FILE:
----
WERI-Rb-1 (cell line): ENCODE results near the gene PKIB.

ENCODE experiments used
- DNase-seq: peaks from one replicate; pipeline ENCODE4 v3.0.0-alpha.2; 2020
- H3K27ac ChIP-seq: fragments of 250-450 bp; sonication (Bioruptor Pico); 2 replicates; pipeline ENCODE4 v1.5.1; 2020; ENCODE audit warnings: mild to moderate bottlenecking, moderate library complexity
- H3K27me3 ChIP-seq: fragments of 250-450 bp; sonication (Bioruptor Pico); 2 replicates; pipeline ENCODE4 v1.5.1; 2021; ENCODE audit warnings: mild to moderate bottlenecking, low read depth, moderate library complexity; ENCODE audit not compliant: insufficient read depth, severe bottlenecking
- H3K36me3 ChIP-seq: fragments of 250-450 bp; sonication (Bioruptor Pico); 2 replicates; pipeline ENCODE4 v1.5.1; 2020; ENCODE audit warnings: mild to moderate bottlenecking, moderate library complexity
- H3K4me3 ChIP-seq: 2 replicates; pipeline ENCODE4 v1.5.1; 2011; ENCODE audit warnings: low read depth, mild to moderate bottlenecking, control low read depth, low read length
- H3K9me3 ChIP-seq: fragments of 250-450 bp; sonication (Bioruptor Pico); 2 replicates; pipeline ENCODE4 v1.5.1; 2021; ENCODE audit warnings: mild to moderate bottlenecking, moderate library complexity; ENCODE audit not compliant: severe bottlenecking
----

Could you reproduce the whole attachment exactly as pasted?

WERI-Rb-1 (cell line): ENCODE results near the gene PKIB.

ENCODE experiments used
- DNase-seq: peaks from one replicate; pipeline ENCODE4 v3.0.0-alpha.2; 2020
- H3K27ac ChIP-seq: fragments of 250-450 bp; sonication (Bioruptor Pico); 2 replicates; pipeline ENCODE4 v1.5.1; 2020; ENCODE audit warnings: mild to moderate bottlenecking, moderate library complexity
- H3K27me3 ChIP-seq: fragments of 250-450 bp; sonication (Bioruptor Pico); 2 replicates; pipeline ENCODE4 v1.5.1; 2021; ENCODE audit warnings: mild to moderate bottlenecking, low read depth, moderate library complexity; ENCODE audit not compliant: insufficient read depth, severe bottlenecking
- H3K36me3 ChIP-seq: fragments of 250-450 bp; sonication (Bioruptor Pico); 2 replicates; pipeline ENCODE4 v1.5.1; 2020; ENCODE audit warnings: mild to moderate bottlenecking, moderate library complexity
- H3K4me3 ChIP-seq: 2 replicates; pipeline ENCODE4 v1.5.1; 2011; ENCODE audit warnings: low read depth, mild to moderate bottlenecking, control low read depth, low read length
- H3K9me3 ChIP-seq: fragments of 250-450 bp; sonication (Bioruptor Pico); 2 replicates; pipeline ENCODE4 v1.5.1; 2021; ENCODE audit warnings: mild to moderate bottlenecking, moderate library complexity; ENCODE audit not compliant: severe bottlenecking